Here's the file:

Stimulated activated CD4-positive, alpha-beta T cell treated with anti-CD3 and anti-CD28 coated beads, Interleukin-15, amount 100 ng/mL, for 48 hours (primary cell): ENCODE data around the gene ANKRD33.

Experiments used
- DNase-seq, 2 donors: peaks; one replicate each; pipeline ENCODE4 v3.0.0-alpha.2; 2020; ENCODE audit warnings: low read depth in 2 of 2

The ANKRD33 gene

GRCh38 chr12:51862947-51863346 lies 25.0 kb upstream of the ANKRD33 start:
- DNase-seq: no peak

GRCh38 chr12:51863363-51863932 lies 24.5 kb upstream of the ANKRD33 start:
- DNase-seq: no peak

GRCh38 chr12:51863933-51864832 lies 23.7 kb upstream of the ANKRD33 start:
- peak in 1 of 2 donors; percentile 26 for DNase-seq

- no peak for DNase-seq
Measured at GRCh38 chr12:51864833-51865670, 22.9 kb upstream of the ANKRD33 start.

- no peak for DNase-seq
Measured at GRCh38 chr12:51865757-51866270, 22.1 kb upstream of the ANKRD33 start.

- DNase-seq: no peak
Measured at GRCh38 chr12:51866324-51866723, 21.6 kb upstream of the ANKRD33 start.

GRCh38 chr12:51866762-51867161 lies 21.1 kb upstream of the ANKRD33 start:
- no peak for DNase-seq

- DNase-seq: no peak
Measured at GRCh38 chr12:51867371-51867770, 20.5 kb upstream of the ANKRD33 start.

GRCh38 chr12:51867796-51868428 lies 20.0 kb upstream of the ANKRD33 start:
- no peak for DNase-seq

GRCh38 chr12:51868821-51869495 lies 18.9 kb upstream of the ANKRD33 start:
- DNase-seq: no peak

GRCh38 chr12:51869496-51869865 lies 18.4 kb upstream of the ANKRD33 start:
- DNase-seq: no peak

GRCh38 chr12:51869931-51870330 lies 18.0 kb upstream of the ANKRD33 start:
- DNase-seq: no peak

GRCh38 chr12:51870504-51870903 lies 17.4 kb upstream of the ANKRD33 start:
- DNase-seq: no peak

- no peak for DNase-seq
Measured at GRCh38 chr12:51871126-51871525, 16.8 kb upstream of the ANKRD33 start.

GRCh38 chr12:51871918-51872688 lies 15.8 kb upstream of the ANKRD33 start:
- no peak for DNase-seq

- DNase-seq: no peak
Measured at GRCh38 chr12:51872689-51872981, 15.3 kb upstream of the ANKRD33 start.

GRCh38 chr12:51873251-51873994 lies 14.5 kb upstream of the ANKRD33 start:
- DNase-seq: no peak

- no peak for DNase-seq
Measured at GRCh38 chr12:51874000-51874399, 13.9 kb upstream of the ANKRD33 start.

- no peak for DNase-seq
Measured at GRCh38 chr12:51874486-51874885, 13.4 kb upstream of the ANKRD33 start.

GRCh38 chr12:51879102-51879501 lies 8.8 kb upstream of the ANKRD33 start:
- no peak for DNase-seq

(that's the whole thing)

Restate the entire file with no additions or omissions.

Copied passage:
Stimulated activated CD4-positive, alpha-beta T cell treated with anti-CD3 and anti-CD28 coated beads, Interleukin-15, amount 100 ng/mL, for 48 hours (primary cell): ENCODE data around the gene ANKRD33.

Experiments used
- DNase-seq, 2 donors: peaks; one replicate each; pipeline ENCODE4 v3.0.0-alpha.2; 2020; ENCODE audit warnings: low read depth in 2 of 2

The ANKRD33 gene

GRCh38 chr12:51862947-51863346 lies 25.0 kb upstream of the ANKRD33 start:
- DNase-seq: no peak

GRCh38 chr12:51863363-51863932 lies 24.5 kb upstream of the ANKRD33 start:
- DNase-seq: no peak

GRCh38 chr12:51863933-51864832 lies 23.7 kb upstream of the ANKRD33 start:
- peak in 1 of 2 donors; percentile 26 for DNase-seq

- no peak for DNase-seq
Measured at GRCh38 chr12:51864833-51865670, 22.9 kb upstream of the ANKRD33 start.

- no peak for DNase-seq
Measured at GRCh38 chr12:51865757-51866270, 22.1 kb upstream of the ANKRD33 start.

- DNase-seq: no peak
Measured at GRCh38 chr12:51866324-51866723, 21.6 kb upstream of the ANKRD33 start.

GRCh38 chr12:51866762-51867161 lies 21.1 kb upstream of the ANKRD33 start:
- no peak for DNase-seq

- DNase-seq: no peak
Measured at GRCh38 chr12:51867371-51867770, 20.5 kb upstream of the ANKRD33 start.

GRCh38 chr12:51867796-51868428 lies 20.0 kb upstream of the ANKRD33 start:
- no peak for DNase-seq

GRCh38 chr12:51868821-51869495 lies 18.9 kb upstream of the ANKRD33 start:
- DNase-seq: no peak

GRCh38 chr12:51869496-51869865 lies 18.4 kb upstream of the ANKRD33 start:
- DNase-seq: no peak

GRCh38 chr12:51869931-51870330 lies 18.0 kb upstream of the ANKRD33 start:
- DNase-seq: no peak

GRCh38 chr12:51870504-51870903 lies 17.4 kb upstream of the ANKRD33 start:
- DNase-seq: no peak

- no peak for DNase-seq
Measured at GRCh38 chr12:51871126-51871525, 16.8 kb upstream of the ANKRD33 start.

GRCh38 chr12:51871918-51872688 lies 15.8 kb upstream of the ANKRD33 start:
- no peak for DNase-seq

- DNase-seq: no peak
Measured at GRCh38 chr12:51872689-51872981, 15.3 kb upstream of the ANKRD33 start.

GRCh38 chr12:51873251-51873994 lies 14.5 kb upstream of the ANKRD33 start:
- DNase-seq: no peak

- no peak for DNase-seq
Measured at GRCh38 chr12:51874000-51874399, 13.9 kb upstream of the ANKRD33 start.

- no peak for DNase-seq
Measured at GRCh38 chr12:51874486-51874885, 13.4 kb upstream of the ANKRD33 start.

GRCh38 chr12:51879102-51879501 lies 8.8 kb upstream of the ANKRD33 start:
- no peak for DNase-seq